Monarch Watch Blog

Crackdown on Illegal Logging in Mexico

Tuesday, February 5th, 2008 at 9:19 am by Jim
Filed under Mexico | Comments Off on Crackdown on Illegal Logging in Mexico

Nibble, nibble, nibble…

Each year illegal logging nibbles away at the forests in the Monarch Biosphere Reserve. These activities originate with local residents in some communities and with outside businesses that hire and organize crews to invade forest plots, often at night, to cut down and remove large numbers of trees in a short period. The larger illegal operations operate boldly in the daytime defying local authorities. From the outside, it looks like the deforestation continues until it can’t be ignored and then the government steps in and raids sawmills, confiscates a few trucks, and arrests a some of the illegal loggers or “talamontes”. This scenario is followed by promises to protect the forest by the government and protection, especially at Sierra Chincua, in the form of the army and special patrols is evident. But then, somehow, the cycle starts again. Illegal logging picks up and continues until some threshold is reached and the government responds.

Shortly after he took office, the President of Mexico, Felipe Calderón, promised to eliminate illegal logging and to protect the Monarch Biosphere Reserve. Illegal logging picked up again last summer but this time it didn’t go unnoticed and as reported by the Associated Press and other news services on and after the 6th of December, the government conducted the biggest sweep of illegal logging operations in the history of Mexico in the vicinity of the Monarch Biosphere Reserve.

The newspaper accounts vary but the facts appear to be the following:

  • 19 sawmills and lumber yards were raided.
  • Approximately 6,600 tons of logs and lumber were confiscated. The amount of wood products was said to be equivalent to 600 truckloads and over 1,750 mature trees. Most of the forests in the Reserve have tree densities of at least 300 trees per hectare so this harvest represents approximately 5 hectares.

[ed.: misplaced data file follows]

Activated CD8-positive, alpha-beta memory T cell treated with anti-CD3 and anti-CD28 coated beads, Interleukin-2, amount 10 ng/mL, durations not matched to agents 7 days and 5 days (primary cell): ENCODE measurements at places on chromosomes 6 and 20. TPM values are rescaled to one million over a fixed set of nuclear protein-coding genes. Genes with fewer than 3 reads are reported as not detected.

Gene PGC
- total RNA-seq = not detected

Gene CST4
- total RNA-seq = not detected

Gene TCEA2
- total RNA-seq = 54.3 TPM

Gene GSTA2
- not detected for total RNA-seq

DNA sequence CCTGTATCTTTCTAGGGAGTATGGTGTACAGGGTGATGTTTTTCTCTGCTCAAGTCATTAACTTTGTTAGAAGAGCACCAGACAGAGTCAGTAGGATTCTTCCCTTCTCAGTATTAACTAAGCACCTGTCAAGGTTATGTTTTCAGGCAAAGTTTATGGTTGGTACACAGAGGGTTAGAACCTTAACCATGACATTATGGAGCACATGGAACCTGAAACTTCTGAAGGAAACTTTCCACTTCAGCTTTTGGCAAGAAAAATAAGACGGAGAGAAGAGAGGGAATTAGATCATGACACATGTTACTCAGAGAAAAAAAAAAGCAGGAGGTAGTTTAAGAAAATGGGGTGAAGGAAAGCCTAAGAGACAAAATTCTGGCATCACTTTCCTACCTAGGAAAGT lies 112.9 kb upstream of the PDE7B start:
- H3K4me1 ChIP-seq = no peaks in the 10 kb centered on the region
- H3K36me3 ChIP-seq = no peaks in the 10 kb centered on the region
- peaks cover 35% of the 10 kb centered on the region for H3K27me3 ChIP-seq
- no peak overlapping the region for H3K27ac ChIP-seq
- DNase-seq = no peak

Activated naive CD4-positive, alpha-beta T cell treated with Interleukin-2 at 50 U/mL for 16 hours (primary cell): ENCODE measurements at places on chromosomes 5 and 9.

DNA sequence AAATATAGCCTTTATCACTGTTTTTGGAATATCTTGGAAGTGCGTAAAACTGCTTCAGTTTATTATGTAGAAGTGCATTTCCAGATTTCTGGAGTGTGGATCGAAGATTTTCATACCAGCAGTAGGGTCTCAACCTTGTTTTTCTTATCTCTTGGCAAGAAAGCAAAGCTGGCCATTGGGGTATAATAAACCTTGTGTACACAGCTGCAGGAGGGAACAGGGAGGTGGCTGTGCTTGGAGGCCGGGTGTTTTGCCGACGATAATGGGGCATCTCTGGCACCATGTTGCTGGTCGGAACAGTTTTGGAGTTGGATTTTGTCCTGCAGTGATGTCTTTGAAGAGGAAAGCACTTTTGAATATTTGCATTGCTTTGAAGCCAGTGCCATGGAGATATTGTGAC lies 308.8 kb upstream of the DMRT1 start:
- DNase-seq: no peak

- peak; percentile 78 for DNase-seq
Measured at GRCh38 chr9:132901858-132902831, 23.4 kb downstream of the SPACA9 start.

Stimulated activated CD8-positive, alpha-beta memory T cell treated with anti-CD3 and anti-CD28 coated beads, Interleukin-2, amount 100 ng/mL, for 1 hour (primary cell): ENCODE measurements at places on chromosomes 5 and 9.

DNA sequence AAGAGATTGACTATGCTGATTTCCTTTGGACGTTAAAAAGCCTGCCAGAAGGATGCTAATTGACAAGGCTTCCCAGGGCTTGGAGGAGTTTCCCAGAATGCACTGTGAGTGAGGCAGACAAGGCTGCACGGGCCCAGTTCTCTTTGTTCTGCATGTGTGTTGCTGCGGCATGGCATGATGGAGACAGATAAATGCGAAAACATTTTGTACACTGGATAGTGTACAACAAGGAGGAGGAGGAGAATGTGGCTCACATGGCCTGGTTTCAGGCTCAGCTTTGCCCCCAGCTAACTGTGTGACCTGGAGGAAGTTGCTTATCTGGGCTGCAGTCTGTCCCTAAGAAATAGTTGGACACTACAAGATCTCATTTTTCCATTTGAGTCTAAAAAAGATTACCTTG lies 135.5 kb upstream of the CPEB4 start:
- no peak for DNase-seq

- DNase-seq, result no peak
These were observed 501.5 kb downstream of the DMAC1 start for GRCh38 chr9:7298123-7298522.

• The raids were conducted by 600-700 police and environmental agents.
  • 45-56 loggers (talamontes), mill operators, truck drivers, and others were arrested and charged. The fact that those arrested were actually charged with crimes drew the attention of some commentators in Mexico since charges don’t often follow arrests in these cases.

In the past year, the Mexican government has shut down 59 illegal sawmills and charged 193 people with crimes associated with illegal logging. These raids and the government’s attempts to shut down illegal logging throughout the country are promising. A reduction in the rate of deforestation is badly needed. In 2005-2006, over 574 hectares of the 56,260 hectare reserve were deforested*. Losses at this level (10%) over such a short interval are unsustainable. Hopefully, the rate of loss of forests in the Reserve will slow sufficiently so that natural replacement and reforestation efforts will be able to keep pace with these losses.


Janis Lentz standing along side the base of a recently cut old-growth oyamel at San Andres (2004).
Photo by Chip Taylor.

Stump of an old-growth oyamel at San Andres (2004). The widest diameter of this tree was at least 56 inches.
Photo by Chip Taylor.

Oyamel logs cut to length and placed so they could be easily rolled downhill to an awaiting truck.
Photo by Chip Taylor.

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